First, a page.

MARIETTA - With the Ohio River having crested below the original estimate by more than a foot, it seems that the Mid-Ohio Valley was left with only a few scrapes and bruises, officials said.
"It went as well as we expected," said Wood County Emergency Management Director Ed Hupp. "I think it helped that the crest was about a foot below the original prediction of about 39 feet."
The river crested Saturday afternoon with a predicted level of 38.1 feet in Parkersburg and 37.6 feet in Marietta, according to the National Weather Service in Charleston.
Flooding in Marietta
In Vienna, residents along Anns Drive were optimistic Saturday afternoon they were going to have very little if any flooding in their homes.
Jason Boley said he began moving items out of the way early.
"We started on Thursday evening," he said. "We moved things upstairs and we stayed at the Blennerhassett Friday night and we will stay there tonight (Saturday)."
Marietta residents Karl and Karen Kumpf look at the high water on Hart Street in Marietta on Saturday morning. (Photo by Jolene Craig)
Boley said the only flood damage he experienced was a lot he owns along the river for a boat dock which was completely submerged.
On Thursday Boley said Dominion Gas shut off gas service and came back Friday to restore service.
"That's a good sign," he said.
Washington County Harvest of Hope executive director Karen Kumpf and her husband, Karl, visited Hart Street behind Don Drumm Stadium and Food 4 Less on Saturday morning to check on the Harvest of Hope Community Garden, which is located along the flood-prone street.
"This is actually going to be very good for our garden because when the water recedes, it will leave the rich silt to help the vegetables," said Karen Kumpf. "The garden has wonderful soil thanks to the floods."
Joyce Betts, of 404 Front St., Marietta, went to the Ohio River Levee to take photos of the high water and ducks and geese that flocked to what was left of the river banks above water.
"My home isn't in trouble, but I have seen a lot of floods, just never come down and gotten personal with them until now," Betts said. "It's interesting to see how quickly the water rises."
Karl Kumpf said looking at the areas that flood first is interesting.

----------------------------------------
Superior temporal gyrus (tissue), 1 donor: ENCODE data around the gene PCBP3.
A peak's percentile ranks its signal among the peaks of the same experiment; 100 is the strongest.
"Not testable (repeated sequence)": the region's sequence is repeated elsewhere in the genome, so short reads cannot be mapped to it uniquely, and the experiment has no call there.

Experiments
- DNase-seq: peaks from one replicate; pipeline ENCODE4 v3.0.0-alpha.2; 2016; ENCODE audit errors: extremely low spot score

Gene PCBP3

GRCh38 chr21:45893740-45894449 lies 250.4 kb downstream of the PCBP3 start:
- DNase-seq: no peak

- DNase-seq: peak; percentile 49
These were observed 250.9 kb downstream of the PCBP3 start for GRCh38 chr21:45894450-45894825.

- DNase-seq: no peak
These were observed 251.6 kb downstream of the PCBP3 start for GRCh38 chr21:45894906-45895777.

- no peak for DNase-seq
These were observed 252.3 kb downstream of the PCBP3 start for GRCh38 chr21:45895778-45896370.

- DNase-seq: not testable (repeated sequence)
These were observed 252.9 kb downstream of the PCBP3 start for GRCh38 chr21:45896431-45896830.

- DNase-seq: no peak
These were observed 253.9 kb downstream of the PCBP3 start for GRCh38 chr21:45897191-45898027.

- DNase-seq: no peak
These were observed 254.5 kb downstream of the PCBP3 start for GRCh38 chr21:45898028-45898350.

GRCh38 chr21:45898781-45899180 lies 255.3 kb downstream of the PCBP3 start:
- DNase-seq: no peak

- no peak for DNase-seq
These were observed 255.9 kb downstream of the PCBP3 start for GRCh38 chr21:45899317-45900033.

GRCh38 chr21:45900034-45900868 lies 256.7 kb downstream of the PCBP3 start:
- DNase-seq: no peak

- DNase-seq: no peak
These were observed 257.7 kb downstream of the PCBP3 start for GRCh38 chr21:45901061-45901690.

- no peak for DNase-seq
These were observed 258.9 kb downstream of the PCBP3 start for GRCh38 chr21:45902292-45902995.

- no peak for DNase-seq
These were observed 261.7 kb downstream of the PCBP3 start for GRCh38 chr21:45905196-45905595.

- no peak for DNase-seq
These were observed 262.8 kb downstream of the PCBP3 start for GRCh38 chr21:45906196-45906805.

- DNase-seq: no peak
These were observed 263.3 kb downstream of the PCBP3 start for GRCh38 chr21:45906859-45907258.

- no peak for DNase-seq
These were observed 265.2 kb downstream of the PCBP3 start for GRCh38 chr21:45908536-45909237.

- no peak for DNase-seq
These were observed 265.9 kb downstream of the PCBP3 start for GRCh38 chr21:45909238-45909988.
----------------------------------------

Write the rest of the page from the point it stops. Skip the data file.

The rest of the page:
"While I think this is interesting, I really feel for those who are caught in it," he said.
In 2004 a number of structures along the river in Vienna were flooded with up to four feet of water. Roger Schultz, owner of Schultz Automotive, said Friday the shop was almost empty in anticipation of more flooding.
"We moved a lot of things on Thursday and got all the cars out of the way," he said. "We moved office items to the second floor of our building."
Bill Thomas, who also lives along Anns Drive, said he went through the drill when the September 2004 flood put four feet of water in his home. He said he did most of his moving on Thursday as well, adding gas and water services were cut off on Thursday and Friday.
Thomas said moving items to the upper levels of his home went relatively quick due to a lot of help.
"We had a total of 12 people here moving things to the upper levels of the house," he said. "They had six people next door helping. When they were done they asked if we needed help and helped us out. Everything was moved in about three hours."
Thomas said moving everything was good in a way.
"It will make it easier to clean and do painting that needs to be done," he said.
The shelters set up by the Mid-Ohio Valley Chapter of the American Red Cross in Williamstown's United Methodist Church on Fifth Street and the Camden Avenue Church of Christ in south Parkersburg will close at 10 a.m. today after having no displaced residents ask for aid.
"In West Virginia, most people stay with family and close friends when a disaster happens and few people come and use shelters," said volunteer Clemencia McCready.
According to chapter financial development director Sharon Kesselring, Red Cross volunteers will be out with Emergency Response Vehicles to distribute clean-up kits to homes affected by the flood waters once water recedes.
At the Belpre Civitan Park several people were out taking walks and others spent part of the day in the parking lot near the boat dock to look at the river at its flood stage.
Jacob Cooper, of Belpre, said he has seen the river at very high levels in the past and comes down to the park to take a look.
"It's pretty high," he said. "It's been a while since it's been high."
Cooper, like several others, spent the afternoon watching the river and eating lunch.
Shirley Tennant, of Washington, W.Va., was at Civitan Park taking pictures of the flooding.
"We aren't having any flooding problems where I live," she said, "We were out driving around and decided to stop here and take a look."
Along with the closing of the Red Cross shelters, the Wood County Emergency Operation Center downgraded its services to limited operation starting at 4 p.m. Saturday until 8 a.m. on Monday, Hupp said.
"We always worry when the rivers rise and we have flooding, but this time there were no major incidents and everything has gone smoothly," said Washington County Sheriff Larry Mincks.